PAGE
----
Research on insight has accumulated empirical evidence on its cognitive processes. However, there is little agreement on what problem-solvers learn from their initial failures and at what point an insight actually takes place. To explore these issues, we first propose a general framework that involves three constraints, object-level, relational, and goal. The object-level and relational constraints represent people's natural preferences of how objects and relations in a given problem are represented. The goal constraint evaluates a degree of match of the current state to the goal, and leads problem-solvers to select specific combinations of the representations of objects and relations. In the processes of insight, these constraints operate simultaneously and are gradually relaxed by repeated impasses. Using a geometric puzzle problem, we empirically tested hypotheses derived from the framework. Experimental results revealed that the initial persistence in a wrong approach could be explained by the object-level and goal constraints, and that subjects could reach an insight by relaxing the object-level constraints as well as allowing easy operation of goal constraints.
The “laws” in science are not the relations established by only the objective features of the nature. They have to be consistent with the assumptions and the operations in the process where we identify these relations, and also they have to be comprehensive for us and usable in the analysis of the nature. The objectives of this paper are to discuss a mathematical foundation of measurement in terms of representational change, to provide extended characterization of scientific laws based on the foundation, and to propose a method to discover the laws. First, the conditions of a “scientific law” that must hold among measured quantities are analyzed. Second, the axiomatic foundation of measurement processes and cognitive scales of feature quantities are discussed. Third, the strong constraints on the admissible formulae of the laws are shown on the basis of the foundation. Forth, a method is proposed to discover laws by successively composing the constraints that are derived from the required conditions and the experimental data. Finally, the validity and the performance of the method are demonstrated and evaluated through computer simulations.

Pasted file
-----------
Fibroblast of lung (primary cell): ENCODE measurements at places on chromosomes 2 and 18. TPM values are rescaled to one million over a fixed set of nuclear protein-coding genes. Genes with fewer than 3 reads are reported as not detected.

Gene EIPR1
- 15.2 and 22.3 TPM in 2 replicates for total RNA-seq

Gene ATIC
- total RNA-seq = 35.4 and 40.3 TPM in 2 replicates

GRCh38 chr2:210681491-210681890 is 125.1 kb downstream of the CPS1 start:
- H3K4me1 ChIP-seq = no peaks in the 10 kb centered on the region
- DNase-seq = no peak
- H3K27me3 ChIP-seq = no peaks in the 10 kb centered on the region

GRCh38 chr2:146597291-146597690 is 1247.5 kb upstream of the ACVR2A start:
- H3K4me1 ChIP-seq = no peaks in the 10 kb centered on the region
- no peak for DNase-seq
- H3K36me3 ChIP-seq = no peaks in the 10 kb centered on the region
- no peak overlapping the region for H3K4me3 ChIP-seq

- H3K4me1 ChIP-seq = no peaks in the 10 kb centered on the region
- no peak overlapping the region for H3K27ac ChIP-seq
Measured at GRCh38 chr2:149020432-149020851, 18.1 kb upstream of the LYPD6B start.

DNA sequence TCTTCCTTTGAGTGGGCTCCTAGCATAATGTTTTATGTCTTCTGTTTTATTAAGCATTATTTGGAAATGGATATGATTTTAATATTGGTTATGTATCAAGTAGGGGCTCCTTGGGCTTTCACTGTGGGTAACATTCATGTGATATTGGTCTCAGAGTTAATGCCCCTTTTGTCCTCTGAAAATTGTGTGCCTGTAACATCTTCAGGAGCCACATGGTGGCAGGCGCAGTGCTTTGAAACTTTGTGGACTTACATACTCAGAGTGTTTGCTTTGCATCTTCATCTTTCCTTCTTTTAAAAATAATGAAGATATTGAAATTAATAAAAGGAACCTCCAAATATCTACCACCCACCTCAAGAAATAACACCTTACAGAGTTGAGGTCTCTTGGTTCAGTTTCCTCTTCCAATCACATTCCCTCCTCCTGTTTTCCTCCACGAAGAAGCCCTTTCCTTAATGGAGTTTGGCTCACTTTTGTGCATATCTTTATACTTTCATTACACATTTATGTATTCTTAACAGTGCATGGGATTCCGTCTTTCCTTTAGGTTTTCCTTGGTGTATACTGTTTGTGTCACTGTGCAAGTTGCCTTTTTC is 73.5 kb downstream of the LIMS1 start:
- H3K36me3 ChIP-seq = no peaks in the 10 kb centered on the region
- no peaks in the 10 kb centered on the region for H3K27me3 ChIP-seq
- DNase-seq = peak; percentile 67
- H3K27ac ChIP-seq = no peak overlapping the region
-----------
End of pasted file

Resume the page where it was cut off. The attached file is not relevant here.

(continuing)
The question whether neural activities in the brain can be correlated with conscious action is as old as brain research itself. Even in view of the remarkable progress of neuroscience in recent years, the question is far from being settled. The difficulties arise from the fact that the qualia of consciousness connected with thoughts, emotions, free decisions, can hardly be reconciled with the concept of a causal, computer-like neural net. A new and intriguing view of the relation between brain and consciousness arises, however, if quantum processes play a decisive role in brain activity. The quantum state reduction, or selection of amplitudes, offers a doorway for a new logic, the quantum logic, with its unpredictability for a single event. Brain activity consists of a constant firing of neural cells, regulated by synaptic switches which establish the connections between neurons. Conscious action, e.g. intention, is a dynamical process which forms temporal patterns in some areas of the brain. We discuss how synaptic activity in the form of exocytosis of transmitter molecules can be regulated effectively by a quantum trigger based on an electron transfer process in the synaptic membrane. Conscious action is hereby essentially related to quantum state reduction.
It is known that infants prefer looking at novel objects, while adults prefer familiar objects. The point is that preference for the objects may depend, to some extent, on whether or not the objects were experienced. This may indicate the relationship between preferential behavior and memory. Our previous study, where we conducted in four-year-olds a visual-visual intramodal preference task and a recognition task, revealed that the children who had lower scores in the recognition task preferred the novel stimuli, and the children who had higher scores preferred the familiar stimuli (Uehara & Shimojo, 1996a). However, infants were said to prefer looking at the familiar stimuli which they had experienced orally. To examine the influence of the change of modalities on the relationship between preference and memory in four-year-olds, I employed tactile-visual preference and recognition tests. The results revealed that the subjects who recognized the objects preferred the familiar objects and the subjects who failed to recognize them preferred the novel. Although there was a possibility that the subject felt having experienced the object because the subject preferred it or vice versa, the present study demonstrated new results.